PART FOUR: What's In a Name? (v.2)

A Vignette
by Cheryl Petterson

(Standard Year 2249)

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Noel DelMonde was humming to himself as he softly fingered the strings of his guitar. It was quiet, nearly the beginning of Third Watch, and most of the rest of the Enterprise’s crew was asleep. He’d been alone all evening, and the normal headache from the day’s activities had left him. Not that his roommate was ever much of a burden in that respect. The Russian’s psi-null state never contributed to the ever-present noise in his brain. Still, it had been very nice to be able to do what he wanted, when he wanted, with no commentary from the dour navigator.

An’ no loud arguin’ wit’ Daffy, he thought almost blissfully, no doubly annoyin’ cuddlin’ ‘til she tell me to get out. None o’ their l’il verbal sparrin’ matches what pass fo’ conversation. He sighed, ready to put the guitar away and actually get a decent night’s sleep.

The cabin door whooshed open and he muttered, “Don’ it jus’ figure.” Pavel Chekov didn’t exactly stumble into the room, but from the slight unsteadiness and the soft grin on the Russian’s face, Del knew his roommate had had quite a bit to drink.

“I goin’ to bed, T-Paul,” he said, fending off any attempt at conversation.

“Don’t expect me to join you, Chekov replied amiably.

“You wanna stay up, stay up,” Del shrugged. He rose, putting his guitar up on the shelf above the beds, then turned down the Fleet-issued bedcover, sliding in between the fresh, crisp sheets.

“She is a wonderful woman,” Chekov said suddenly. “Do you know that, Noel? Truly wonderful.”

“You got yourself laid really good, didn’t ya?” the Cajun guessed – though it wasn’t even close to being one.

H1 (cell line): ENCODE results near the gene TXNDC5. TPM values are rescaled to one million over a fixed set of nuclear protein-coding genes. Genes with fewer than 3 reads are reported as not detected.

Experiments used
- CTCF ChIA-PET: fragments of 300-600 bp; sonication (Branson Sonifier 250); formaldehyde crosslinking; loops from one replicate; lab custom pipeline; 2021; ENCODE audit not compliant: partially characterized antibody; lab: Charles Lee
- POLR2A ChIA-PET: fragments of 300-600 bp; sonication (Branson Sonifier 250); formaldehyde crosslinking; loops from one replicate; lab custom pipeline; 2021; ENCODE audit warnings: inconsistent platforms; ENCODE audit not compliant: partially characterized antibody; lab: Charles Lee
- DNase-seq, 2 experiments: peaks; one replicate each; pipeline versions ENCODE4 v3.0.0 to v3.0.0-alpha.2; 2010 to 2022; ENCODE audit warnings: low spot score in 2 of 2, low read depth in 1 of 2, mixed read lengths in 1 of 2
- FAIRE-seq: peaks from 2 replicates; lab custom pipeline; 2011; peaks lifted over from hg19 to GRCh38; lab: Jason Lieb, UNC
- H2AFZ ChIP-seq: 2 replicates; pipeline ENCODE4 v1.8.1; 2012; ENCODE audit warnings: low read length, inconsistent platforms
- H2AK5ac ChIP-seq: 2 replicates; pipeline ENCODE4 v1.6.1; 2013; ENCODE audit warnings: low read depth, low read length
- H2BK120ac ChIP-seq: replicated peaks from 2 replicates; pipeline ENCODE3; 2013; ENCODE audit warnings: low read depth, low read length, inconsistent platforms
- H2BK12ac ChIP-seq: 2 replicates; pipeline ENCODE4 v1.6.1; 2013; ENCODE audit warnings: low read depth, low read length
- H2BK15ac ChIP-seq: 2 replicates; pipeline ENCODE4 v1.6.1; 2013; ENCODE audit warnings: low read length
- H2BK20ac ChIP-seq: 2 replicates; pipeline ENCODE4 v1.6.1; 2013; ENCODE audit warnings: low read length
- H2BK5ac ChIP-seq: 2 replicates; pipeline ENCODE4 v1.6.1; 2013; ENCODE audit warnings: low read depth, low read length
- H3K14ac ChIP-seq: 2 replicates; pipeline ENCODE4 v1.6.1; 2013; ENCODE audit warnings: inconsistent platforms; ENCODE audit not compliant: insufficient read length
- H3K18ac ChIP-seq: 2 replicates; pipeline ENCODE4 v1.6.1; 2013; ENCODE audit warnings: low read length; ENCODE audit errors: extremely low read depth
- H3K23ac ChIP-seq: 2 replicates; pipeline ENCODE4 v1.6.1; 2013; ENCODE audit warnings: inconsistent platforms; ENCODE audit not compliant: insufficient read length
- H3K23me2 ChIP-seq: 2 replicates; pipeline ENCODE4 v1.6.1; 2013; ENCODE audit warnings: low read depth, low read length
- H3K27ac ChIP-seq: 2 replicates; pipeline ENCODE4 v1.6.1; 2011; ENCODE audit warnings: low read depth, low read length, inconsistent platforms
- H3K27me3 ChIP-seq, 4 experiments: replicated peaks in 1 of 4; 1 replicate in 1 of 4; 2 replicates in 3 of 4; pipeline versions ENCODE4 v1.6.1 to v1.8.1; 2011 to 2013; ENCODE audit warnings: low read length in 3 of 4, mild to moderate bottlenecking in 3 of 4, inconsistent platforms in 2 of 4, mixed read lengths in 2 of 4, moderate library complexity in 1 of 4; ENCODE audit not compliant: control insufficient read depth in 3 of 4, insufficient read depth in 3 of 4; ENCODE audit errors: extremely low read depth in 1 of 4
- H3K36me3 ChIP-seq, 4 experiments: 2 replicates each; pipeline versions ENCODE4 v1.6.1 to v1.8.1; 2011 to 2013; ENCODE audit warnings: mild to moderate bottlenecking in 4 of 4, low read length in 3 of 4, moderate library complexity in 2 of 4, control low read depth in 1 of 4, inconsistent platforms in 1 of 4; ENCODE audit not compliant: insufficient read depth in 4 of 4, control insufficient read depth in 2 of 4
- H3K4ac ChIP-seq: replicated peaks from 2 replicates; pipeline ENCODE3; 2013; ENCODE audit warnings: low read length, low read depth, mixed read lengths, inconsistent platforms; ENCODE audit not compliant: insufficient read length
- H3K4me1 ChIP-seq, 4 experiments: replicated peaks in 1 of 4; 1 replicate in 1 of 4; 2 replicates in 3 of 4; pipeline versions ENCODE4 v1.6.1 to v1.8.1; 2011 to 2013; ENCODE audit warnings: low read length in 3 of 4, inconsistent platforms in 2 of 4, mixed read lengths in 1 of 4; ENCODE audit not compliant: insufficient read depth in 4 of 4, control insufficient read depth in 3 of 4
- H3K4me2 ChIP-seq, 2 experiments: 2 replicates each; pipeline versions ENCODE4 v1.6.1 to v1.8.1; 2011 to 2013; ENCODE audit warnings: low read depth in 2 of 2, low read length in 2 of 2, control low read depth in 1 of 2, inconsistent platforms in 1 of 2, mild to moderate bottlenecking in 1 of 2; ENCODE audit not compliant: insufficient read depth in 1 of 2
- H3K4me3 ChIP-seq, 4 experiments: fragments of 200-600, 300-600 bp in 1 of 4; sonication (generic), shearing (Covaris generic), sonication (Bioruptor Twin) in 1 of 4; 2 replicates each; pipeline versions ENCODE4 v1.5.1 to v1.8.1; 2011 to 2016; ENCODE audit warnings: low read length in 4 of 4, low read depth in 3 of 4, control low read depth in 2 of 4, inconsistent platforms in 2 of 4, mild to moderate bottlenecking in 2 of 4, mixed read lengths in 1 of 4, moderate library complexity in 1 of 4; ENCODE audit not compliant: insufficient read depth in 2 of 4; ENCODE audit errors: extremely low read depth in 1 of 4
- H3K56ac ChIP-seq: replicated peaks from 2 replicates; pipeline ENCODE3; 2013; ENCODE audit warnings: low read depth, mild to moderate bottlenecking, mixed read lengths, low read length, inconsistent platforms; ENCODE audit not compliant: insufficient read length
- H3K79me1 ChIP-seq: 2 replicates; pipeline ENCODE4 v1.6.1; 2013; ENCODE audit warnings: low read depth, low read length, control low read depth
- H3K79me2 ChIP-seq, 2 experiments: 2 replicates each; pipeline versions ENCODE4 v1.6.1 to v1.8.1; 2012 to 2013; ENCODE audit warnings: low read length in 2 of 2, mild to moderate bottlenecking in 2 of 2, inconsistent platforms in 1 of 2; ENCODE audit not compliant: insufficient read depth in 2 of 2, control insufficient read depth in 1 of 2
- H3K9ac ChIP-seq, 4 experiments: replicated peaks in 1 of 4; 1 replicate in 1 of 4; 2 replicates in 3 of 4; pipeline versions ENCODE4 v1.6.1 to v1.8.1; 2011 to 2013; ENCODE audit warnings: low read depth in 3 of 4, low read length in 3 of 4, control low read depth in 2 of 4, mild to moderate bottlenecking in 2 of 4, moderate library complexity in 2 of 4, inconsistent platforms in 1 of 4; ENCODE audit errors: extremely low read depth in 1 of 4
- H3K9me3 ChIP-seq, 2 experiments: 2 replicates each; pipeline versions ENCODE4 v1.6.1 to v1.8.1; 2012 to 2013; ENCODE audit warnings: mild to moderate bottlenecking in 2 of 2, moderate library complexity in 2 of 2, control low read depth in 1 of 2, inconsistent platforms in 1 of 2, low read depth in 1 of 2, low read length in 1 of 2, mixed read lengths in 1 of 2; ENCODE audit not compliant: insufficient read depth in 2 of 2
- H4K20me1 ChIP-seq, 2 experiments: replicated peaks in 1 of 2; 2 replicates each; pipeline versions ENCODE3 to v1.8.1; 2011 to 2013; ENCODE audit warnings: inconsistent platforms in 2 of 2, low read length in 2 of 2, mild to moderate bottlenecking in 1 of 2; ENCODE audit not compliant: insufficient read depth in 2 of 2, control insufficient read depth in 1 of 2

The navigator’s smile was so beatific it was unnerving.

“Do you know what her name means?” he asked dreamily.

“Crazy,” Del replied. “Good night, T-Paul.”

“It is from the Greek for ‘laurel.’ Do you know what a laurel is?”

“Some kinda wreath emperors wear on they pointy heads. Good night, T-Paul.”

“It is an evergreen shrub, a beautiful and magnificent member of the Magnoliopsida Class. It is the source of bay leaves and beautiful pale yellow flowers…” He sighed. “Did you know that daffodils are yellow? Is that not the most marvelous coincidence?”

“So she a magnolia too. Good-fuckin’-night, T-Paul!”

“In Greek mythology, Daphne was a nymph turned into a laurel tree by her father in order that she might escape the pursuit of Apollo.” Chekov chuckled, actually sitting down on his roommate’s bed. “Imagine that, my Dafshka, pursued by the god of the sun!”

“Oh hell, get the fuck off!” Del groaned, pushing at the Russian with his feet.

“It is a beautiful name, and she is such a beautiful woman…”

“An’ you drunk off your ass, boy. Now get th’ hell off o’ my bunk!”

Chekov obliged, standing unsteadily next to the engineer’s bed.

“All your name means is Christmas,” he declared, as if this were some great insult.

“Yeah, an’ yours mean ‘li’l,” Del shot back.

“It does not!” the navigator blustered.

“Does too. It from the Latin, Paulus, an’ that mean l’il.”